The notion that history, like the sun, travels east to west has been around since the Middle Ages. Under this theory, civilization began in the East (in “a garden eastward in Eden”) and has been westering steadily across the face of the earth toward some unknown apocalypse. This view of things had obvious appeal to theologians and cartographers perched on the western limit of the known world. Later, when people began to suspect that the earth is a globe, some claimed that the End would come when we arrived back at the location of the beginning, when some Christian explorer macheted his way through the jungle and arrived back at the Tree of Life. This was certainly Captain Columbus’s view as he probed the eastern fringe of the New World in search of Eden. The presence of a large indigenous population only added to this European impression of Edenic innocence. Even for those who did not see North America as the literal historic location of Paradise—and there were plenty who did—the virginal continent seemed inherently Edenic. Sailing west from Liverpool was like traveling back in time. “Thus in the beginning,” wrote John Locke in 1690, “all the world was America.”

To people steeped in this conception of time and space, the New World in the West looked to be the inevitable staging ground for the final dispensation of history. Many early Anglo settlers sincerely believed that North America, conveniently hidden from Christendom until the Reformation had gained traction, was destined to be ground zero for the millennium.

In the nineteenth century, secular-minded Europeans took a surprisingly similar view. They claimed that the final chapter of history, the top rung on the ladder of progress, would play out in the New World. In Berlin, Hegel lectured that the United States was “the land of the future.” It was there that “the burden of world history shall reveal itself.” North America was not just an expanse of plains and mountains; it was a messiah made of land: the locus and guarantor of all redemption. The most optimistic observers hoped that post-Enlightenment man, with all of his newfound cleverness—his sudden zeal for steam engines, hygienic tenements, the scientific method, and equality—finally had a chance to get things right, to build paradise.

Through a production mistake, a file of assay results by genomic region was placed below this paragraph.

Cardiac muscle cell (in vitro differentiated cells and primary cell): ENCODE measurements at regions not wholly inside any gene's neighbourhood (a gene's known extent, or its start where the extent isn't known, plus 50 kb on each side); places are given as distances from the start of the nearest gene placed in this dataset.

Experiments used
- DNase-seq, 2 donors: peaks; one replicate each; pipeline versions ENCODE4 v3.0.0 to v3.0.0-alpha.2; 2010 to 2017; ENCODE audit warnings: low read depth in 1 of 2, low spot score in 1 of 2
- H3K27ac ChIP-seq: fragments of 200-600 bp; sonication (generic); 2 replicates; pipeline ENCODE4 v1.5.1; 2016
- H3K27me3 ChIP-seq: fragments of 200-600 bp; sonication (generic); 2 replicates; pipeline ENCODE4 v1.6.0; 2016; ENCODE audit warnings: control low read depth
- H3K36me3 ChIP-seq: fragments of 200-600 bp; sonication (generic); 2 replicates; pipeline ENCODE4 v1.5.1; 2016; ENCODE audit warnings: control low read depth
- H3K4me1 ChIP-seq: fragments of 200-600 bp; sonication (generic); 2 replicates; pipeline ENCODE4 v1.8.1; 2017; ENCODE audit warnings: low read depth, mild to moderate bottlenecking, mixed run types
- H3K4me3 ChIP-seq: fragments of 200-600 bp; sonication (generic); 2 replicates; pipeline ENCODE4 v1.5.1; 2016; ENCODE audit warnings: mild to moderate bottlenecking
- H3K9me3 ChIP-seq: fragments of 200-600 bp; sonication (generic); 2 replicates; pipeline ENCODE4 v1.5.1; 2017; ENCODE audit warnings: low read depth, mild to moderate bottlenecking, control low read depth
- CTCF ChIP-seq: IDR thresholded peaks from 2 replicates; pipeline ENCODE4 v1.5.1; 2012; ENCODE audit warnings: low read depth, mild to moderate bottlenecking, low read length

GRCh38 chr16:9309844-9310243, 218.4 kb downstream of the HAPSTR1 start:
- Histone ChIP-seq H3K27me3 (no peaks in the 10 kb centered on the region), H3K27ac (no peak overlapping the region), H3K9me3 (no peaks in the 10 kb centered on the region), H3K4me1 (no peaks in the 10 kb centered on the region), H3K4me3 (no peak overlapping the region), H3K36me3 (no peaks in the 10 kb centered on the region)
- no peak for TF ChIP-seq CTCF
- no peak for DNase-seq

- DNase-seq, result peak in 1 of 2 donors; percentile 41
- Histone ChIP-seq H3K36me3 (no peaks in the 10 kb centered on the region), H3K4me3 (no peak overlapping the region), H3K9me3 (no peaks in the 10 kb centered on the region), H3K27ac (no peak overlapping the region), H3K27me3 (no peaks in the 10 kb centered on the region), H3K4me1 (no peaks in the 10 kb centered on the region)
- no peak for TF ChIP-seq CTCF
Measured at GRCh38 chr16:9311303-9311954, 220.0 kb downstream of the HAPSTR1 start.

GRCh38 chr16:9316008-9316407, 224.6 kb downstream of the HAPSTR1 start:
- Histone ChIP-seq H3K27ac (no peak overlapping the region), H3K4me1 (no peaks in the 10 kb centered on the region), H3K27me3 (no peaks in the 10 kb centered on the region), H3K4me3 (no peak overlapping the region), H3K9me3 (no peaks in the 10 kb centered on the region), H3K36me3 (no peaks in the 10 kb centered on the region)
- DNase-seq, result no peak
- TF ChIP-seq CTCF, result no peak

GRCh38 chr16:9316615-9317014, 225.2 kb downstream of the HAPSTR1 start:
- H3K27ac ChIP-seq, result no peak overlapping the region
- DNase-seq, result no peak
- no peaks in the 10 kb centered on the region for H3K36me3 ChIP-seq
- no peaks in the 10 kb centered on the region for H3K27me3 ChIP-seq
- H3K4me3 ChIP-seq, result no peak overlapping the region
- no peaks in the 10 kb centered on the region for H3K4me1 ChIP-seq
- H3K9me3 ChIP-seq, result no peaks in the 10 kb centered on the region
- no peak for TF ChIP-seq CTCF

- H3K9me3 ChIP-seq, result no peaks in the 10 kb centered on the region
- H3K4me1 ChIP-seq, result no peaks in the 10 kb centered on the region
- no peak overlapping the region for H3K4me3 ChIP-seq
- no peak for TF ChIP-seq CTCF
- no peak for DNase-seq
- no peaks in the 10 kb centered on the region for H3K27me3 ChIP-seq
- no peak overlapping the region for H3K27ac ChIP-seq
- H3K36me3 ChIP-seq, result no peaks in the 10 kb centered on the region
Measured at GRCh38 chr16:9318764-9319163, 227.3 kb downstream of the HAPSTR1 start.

* * *

Friendly whales will tow our ships.

The spread and evolution of these ideas can be tracked through the rise and fall of five communalist movements that flourished during the busy golden age of American utopianism. These groups do not represent the sum total of that era’s utopian experimentation, let alone American utopianism in general. At least one hundred experimental communities were founded in the United States during the nineteenth century and countless more since. But, taken together, these five interconnected groups represent the high-water mark of an intellectual impulse that has flowed through the American experiment since day one, an impulse that may now be near its lowest ebb.

The idea of a New World utopia was born in the fever dream of religious revelation and the waking nightmare of early industrialization. Led by the prophet Ann Lee, the Shakers decided that the Second Coming had already happened and that it was up to them to build the perfect earthly society: a whitewashed stronghold for the dawning millennium. To construct their Zion—a federation of tidy, communistic villages—the Shakers invented a new type of society from scratch, scorning the most fundamental and sacrosanct building blocks of Western civilization. In Zion there would be no property, no family, no sex. Women and men would be equal. Labor would be worship. And the individual would dissolve entirely into the collective.

By the 1820s, the Shakers had established prosperous villages throughout most of the settled regions of the United States. Inspired by their success, secular utopians took up the idea that small, planned communities might be the ideal mechanism with which to remake the world. In 1824, the Welsh socialist and textile magnate Robert Owen, a student and admirer of the Shakers, came to the Indiana frontier. In the village of New Harmony, Owen hoped to build a rationalist, communist utopia that he called the New Moral World. He would raise a “parallelogram,” a palatial building in which thousands of people of every class could live and work in peace, abundance, and total equality. At New Harmony and a dozen smaller communities, the Owenites hoped to prove that property and religion were all that stood between humanity and a glorious future in a man-made paradise.